Draw your program with Piet

Marina Kolesnichenko
3 min readMar 26, 2021

Piet is an esoteric visual programming language. Programs on Piet look like beautiful examples of abstract art. The language is named after Piet Mondrian, who pioneered the field of geometric abstract art.

Tower of Hanoi

The interesting this about Piet programs is — the same program could be written in different ways. Example of two ‘Hello world’ programs.

Hello, world!

Looks interesting, right? But how to write your own program? I’ll tell you the shortest and easiest way how to do this.

What we usually open when start programming? Right, our IDE’s. Pretty common is JetBrains, VS Code, Visual Studio and a lot of other great IDE’s. But here will be something new for you. We’ll use the Paint, yeah default program Paint on Windows. Or any other program for drawing what do you prefer. Did you even write a program in Adobe Photoshop? :)

So, let’s start with our colours pallet. Piet programs contain only these colours (6 hues * 3 lightness levels, black and white colours).

Colours pallet

As the Piet interpreter moves around the image, each relative transition between colours produces the command.

There are so many ways to produce the same command. Two Piet programs can be functionally-equivalent but look very different.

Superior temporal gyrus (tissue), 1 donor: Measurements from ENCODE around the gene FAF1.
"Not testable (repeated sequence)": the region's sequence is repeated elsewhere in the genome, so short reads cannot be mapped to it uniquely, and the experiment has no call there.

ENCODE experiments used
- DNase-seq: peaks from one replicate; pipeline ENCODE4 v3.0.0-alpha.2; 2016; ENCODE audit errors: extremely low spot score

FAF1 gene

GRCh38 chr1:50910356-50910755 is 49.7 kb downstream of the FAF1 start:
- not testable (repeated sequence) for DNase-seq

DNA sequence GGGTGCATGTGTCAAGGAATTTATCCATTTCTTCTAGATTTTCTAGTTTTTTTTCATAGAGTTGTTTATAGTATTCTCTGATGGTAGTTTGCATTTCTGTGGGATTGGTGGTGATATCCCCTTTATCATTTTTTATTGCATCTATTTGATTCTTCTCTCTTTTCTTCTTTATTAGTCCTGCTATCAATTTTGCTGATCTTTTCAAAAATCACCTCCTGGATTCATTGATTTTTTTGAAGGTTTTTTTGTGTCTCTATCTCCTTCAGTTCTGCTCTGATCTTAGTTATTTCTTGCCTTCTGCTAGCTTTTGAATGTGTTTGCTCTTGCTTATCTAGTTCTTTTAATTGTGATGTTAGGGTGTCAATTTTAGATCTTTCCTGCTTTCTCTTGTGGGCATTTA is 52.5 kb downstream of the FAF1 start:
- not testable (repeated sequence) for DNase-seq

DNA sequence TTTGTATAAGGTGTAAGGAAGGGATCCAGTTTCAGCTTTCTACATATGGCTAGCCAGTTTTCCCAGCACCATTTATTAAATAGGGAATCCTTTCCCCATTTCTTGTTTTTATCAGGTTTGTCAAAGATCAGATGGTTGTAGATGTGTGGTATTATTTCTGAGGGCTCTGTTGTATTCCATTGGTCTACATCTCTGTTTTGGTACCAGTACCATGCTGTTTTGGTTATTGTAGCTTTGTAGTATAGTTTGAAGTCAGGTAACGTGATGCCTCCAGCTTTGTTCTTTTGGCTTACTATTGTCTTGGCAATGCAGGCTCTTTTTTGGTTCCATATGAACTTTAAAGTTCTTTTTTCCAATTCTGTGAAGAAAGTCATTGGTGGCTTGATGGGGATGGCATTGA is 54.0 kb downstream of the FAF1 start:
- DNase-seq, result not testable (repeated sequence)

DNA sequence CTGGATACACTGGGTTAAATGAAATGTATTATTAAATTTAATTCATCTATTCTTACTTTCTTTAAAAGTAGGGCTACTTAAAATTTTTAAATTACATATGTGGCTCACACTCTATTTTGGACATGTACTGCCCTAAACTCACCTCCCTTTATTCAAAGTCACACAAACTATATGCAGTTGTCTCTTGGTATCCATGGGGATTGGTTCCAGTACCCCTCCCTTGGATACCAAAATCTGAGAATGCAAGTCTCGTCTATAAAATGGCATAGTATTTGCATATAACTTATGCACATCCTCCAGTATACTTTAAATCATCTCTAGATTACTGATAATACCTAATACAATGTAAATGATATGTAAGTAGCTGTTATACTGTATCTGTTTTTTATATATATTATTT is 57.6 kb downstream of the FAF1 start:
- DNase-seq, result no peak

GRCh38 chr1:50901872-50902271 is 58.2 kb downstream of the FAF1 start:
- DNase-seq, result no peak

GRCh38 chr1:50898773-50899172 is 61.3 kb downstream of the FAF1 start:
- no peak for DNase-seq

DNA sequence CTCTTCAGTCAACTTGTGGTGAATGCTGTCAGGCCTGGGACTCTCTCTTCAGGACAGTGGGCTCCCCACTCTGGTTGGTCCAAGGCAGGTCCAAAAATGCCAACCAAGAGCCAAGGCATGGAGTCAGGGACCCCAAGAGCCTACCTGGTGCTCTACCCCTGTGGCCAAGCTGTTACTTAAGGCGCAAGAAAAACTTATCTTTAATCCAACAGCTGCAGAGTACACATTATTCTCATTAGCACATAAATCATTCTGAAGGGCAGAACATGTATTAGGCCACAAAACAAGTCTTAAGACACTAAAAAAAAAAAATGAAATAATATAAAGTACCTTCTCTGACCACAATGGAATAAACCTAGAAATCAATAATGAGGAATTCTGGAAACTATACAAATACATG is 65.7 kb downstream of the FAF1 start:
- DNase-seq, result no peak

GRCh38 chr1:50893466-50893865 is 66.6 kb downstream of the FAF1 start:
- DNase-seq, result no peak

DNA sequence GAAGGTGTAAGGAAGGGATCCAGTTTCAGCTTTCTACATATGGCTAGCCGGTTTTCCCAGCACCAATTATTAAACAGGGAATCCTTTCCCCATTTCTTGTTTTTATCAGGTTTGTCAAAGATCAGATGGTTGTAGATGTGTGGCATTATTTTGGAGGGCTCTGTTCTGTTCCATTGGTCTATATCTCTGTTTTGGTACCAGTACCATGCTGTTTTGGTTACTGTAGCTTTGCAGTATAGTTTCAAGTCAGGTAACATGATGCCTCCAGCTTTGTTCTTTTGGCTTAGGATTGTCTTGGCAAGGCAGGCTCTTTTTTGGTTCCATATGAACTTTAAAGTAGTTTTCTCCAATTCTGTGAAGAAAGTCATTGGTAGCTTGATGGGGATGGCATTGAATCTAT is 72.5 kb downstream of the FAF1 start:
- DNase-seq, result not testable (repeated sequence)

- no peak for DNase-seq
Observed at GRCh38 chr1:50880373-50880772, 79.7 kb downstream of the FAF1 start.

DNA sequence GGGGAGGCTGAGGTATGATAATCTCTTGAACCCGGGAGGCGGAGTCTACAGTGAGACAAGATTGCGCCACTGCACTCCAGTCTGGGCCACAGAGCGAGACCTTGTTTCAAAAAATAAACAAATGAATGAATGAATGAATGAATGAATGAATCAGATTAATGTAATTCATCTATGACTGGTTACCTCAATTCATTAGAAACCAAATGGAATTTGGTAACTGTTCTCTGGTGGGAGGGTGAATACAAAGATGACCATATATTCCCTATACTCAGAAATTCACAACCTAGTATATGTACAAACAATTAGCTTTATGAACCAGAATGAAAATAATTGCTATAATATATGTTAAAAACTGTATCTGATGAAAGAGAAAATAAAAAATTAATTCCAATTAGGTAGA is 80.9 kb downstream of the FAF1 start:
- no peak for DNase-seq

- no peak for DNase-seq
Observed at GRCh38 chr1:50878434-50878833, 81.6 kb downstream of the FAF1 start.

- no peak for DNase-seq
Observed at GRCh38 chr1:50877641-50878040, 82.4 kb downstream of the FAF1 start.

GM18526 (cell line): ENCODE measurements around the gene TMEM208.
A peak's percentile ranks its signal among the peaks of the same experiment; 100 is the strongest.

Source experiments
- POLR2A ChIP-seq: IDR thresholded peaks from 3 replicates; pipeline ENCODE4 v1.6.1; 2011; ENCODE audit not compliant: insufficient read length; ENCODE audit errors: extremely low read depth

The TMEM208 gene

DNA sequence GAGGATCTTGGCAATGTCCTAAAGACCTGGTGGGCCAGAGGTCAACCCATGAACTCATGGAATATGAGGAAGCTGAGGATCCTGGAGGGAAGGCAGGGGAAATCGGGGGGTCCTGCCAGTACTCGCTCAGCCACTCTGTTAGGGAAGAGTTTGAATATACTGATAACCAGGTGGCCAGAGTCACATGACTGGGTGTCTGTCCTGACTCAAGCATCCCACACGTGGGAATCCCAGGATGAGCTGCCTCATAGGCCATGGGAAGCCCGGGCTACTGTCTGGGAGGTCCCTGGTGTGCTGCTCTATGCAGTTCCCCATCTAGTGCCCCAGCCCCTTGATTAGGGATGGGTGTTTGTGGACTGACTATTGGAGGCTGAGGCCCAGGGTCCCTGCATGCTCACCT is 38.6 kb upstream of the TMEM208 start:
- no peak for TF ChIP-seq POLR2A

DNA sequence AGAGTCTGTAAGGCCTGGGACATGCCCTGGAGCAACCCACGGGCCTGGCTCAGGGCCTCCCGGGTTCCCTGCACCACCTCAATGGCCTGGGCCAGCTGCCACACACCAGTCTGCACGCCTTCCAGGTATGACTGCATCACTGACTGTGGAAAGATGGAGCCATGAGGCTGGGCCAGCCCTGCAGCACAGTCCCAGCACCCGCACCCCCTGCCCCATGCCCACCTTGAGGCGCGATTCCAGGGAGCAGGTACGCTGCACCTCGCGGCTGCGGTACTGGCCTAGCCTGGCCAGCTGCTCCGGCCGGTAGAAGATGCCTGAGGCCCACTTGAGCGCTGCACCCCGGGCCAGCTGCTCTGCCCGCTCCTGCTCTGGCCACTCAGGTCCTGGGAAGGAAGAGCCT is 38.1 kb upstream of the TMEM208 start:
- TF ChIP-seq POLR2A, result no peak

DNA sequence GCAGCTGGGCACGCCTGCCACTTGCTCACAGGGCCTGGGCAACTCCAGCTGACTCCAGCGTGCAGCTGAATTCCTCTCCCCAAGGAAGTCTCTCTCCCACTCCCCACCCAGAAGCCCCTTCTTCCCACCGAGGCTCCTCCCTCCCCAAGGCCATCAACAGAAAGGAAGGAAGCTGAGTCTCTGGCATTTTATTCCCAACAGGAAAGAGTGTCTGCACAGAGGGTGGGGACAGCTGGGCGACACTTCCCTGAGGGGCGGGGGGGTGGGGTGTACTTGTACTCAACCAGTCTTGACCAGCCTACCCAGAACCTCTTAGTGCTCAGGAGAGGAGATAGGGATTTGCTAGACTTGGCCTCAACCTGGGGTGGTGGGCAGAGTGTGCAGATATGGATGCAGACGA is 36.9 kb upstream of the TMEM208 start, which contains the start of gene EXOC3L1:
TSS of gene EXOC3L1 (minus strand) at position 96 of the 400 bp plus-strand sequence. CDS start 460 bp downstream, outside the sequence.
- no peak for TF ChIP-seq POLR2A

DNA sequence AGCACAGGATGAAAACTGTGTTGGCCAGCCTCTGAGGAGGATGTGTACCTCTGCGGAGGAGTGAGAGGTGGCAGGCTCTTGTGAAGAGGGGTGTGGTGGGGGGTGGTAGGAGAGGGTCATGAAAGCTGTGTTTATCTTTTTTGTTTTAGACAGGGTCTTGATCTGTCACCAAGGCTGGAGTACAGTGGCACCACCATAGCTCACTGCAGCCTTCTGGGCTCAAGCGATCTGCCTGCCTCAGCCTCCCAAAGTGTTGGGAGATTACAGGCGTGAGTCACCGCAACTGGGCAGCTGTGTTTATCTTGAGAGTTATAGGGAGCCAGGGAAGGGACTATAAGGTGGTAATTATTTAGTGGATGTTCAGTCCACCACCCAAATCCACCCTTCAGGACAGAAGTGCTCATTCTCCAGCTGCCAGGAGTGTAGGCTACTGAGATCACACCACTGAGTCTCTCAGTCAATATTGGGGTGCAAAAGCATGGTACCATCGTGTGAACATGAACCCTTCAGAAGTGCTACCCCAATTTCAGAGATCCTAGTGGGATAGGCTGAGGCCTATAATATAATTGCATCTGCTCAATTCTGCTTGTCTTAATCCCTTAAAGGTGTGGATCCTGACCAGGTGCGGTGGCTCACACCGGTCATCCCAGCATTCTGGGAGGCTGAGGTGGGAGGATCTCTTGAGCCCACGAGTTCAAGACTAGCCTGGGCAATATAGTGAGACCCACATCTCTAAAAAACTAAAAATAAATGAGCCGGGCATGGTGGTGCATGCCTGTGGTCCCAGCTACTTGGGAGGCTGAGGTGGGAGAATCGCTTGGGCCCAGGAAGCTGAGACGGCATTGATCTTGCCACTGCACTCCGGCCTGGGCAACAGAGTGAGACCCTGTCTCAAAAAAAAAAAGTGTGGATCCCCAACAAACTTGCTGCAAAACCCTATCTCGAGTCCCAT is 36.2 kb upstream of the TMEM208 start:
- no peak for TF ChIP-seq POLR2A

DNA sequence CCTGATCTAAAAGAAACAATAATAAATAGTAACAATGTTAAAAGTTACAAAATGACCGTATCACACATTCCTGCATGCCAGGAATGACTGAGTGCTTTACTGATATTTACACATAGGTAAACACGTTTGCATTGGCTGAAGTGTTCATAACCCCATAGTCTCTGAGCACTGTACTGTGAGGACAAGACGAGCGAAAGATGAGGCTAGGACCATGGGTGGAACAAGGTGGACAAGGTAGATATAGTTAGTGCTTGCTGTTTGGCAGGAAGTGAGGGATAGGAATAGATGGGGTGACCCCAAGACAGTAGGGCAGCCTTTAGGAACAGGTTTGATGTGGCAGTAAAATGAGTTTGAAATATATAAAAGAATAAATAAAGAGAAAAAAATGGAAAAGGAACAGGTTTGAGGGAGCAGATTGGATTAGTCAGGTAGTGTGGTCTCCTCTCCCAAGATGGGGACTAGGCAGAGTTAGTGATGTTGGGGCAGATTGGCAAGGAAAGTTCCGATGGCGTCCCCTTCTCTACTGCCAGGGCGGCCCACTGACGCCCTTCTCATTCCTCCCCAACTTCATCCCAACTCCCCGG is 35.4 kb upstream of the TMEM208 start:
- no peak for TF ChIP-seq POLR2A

Do you remember two examples of ‘Hello world’? They are doing the same thing but looks different. Let’s make our own example, but by using a minimum colour pallet. I like the red colour, so will use it.

First the all, what means ‘H’ in ‘Hello world’? Piet is a low-level programming language. So, we need the ASCII table to take the right value for it.

ASCII table

Our ‘H’ means 72, that's the number of pixels that we need to draw. The layer params are:

This means the value pushed is the number of pixels in the block — 72. By this push, we added the ‘H’ letter. But how to see the output? We need to use a magenta colour. Our phrase contains the next letters:

H — 72, e — 101, l — 108, o — 111, space — 32, w — 119, r — 114, d-100, ! — 33

What we will have after putting these lines of pixels.

Our Hello world!

The black colour here like the barrier to not allow Piet to take another colour or go to a different flow.

How to run it? I can suggest a good online interpreter for Piet: here Or you can download any Python interpreter.

Looking forward to seeing more Piet examples. Hope you’ll like Piet! 😉